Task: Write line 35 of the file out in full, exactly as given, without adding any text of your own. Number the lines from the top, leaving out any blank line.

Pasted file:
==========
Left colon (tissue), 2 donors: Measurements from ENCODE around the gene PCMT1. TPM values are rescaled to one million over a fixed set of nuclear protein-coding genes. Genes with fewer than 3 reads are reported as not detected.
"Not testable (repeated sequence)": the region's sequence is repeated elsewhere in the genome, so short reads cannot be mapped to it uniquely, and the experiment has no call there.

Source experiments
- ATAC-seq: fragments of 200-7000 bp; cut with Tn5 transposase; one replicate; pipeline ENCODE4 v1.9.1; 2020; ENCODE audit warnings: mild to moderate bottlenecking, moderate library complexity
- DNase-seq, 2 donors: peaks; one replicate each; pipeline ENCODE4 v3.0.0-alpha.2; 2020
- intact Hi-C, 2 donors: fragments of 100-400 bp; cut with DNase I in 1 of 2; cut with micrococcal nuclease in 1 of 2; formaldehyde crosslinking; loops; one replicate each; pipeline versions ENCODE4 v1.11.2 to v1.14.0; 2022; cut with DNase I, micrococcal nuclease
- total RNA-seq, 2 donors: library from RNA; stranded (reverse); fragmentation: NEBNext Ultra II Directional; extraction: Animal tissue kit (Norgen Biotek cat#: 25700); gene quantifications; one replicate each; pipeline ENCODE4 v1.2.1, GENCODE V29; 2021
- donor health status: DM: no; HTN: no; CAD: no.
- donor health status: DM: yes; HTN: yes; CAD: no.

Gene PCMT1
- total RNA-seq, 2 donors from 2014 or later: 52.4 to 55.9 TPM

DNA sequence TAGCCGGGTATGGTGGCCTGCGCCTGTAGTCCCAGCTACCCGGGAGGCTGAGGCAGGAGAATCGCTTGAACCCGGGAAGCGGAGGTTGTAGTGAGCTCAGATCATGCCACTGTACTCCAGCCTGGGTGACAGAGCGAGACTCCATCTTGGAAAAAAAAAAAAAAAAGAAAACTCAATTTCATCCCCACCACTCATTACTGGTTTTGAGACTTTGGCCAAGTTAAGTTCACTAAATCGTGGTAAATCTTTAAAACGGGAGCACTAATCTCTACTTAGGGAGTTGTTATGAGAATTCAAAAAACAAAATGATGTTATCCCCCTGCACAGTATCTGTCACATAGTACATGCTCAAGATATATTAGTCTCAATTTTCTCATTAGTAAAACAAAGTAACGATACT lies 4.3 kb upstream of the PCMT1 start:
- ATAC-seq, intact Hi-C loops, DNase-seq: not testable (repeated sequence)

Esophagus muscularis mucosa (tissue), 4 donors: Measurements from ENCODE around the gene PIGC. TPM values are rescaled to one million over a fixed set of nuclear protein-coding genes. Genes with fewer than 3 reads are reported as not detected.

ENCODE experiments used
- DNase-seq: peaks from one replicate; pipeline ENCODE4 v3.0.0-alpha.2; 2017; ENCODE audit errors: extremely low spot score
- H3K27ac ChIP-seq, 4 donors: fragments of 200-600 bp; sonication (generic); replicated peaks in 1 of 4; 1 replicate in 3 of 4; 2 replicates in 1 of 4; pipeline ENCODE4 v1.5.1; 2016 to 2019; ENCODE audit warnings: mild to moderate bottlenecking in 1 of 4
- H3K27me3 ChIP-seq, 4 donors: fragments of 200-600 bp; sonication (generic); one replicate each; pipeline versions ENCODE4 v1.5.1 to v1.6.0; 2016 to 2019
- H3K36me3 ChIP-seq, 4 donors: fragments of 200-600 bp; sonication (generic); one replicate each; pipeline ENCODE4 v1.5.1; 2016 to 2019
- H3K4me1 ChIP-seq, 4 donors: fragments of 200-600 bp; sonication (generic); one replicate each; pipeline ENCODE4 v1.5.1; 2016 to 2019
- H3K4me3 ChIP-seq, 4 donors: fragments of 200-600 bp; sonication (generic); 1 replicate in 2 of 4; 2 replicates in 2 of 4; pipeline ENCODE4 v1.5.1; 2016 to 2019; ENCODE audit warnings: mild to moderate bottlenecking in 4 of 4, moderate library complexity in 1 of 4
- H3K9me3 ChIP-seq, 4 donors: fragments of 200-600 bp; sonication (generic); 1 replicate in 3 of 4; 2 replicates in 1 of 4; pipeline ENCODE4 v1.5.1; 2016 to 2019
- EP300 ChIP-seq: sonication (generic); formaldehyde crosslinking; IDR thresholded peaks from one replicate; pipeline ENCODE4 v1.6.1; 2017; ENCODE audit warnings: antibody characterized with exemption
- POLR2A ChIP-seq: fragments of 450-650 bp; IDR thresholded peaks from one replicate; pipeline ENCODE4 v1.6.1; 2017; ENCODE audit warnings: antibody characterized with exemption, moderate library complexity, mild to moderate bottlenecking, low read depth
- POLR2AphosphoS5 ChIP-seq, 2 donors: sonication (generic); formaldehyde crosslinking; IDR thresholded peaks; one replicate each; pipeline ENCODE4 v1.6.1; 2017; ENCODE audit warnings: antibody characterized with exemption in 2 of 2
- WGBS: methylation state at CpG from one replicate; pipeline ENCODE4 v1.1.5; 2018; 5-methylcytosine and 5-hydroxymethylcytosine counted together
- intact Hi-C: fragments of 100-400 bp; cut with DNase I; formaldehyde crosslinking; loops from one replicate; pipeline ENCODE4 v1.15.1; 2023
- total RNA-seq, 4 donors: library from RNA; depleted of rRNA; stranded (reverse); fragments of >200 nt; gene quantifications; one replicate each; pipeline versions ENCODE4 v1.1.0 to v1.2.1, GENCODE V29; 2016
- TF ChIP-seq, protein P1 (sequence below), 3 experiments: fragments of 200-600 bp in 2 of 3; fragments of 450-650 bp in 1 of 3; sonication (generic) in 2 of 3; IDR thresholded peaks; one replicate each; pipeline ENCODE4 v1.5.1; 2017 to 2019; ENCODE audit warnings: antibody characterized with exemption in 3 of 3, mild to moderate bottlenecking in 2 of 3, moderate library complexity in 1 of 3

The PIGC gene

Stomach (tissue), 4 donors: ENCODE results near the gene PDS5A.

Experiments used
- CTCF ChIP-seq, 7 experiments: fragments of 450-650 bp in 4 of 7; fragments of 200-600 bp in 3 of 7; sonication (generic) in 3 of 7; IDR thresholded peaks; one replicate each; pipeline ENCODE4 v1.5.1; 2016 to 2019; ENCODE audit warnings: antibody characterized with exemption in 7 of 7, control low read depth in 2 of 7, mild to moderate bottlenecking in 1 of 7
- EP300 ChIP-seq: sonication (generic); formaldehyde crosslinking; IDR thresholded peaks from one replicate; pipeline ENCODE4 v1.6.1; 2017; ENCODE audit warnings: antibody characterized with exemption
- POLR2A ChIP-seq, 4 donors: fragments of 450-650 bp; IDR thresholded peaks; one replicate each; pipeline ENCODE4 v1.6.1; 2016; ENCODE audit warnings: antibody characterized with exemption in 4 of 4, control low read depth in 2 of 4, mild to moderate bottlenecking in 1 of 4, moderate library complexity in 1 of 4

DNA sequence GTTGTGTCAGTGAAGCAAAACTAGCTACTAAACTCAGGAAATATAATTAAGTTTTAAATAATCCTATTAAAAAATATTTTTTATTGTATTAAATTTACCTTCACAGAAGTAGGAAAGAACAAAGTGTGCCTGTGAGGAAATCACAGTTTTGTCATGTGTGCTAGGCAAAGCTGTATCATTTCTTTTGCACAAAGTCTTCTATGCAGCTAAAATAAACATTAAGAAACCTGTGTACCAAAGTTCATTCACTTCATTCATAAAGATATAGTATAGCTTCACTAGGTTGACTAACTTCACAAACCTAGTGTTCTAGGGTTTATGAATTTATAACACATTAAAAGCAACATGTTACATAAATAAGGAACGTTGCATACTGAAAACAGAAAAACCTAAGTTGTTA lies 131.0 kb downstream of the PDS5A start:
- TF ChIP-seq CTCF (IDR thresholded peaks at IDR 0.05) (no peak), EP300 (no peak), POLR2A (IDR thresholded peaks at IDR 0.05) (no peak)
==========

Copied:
- POLR2A ChIP-seq, 4 donors: fragments of 450-650 bp; IDR thresholded peaks; one replicate each; pipeline ENCODE4 v1.6.1; 2016; ENCODE audit warnings: antibody characterized with exemption in 4 of 4, control low read depth in 2 of 4, mild to moderate bottlenecking in 1 of 4, moderate library complexity in 1 of 4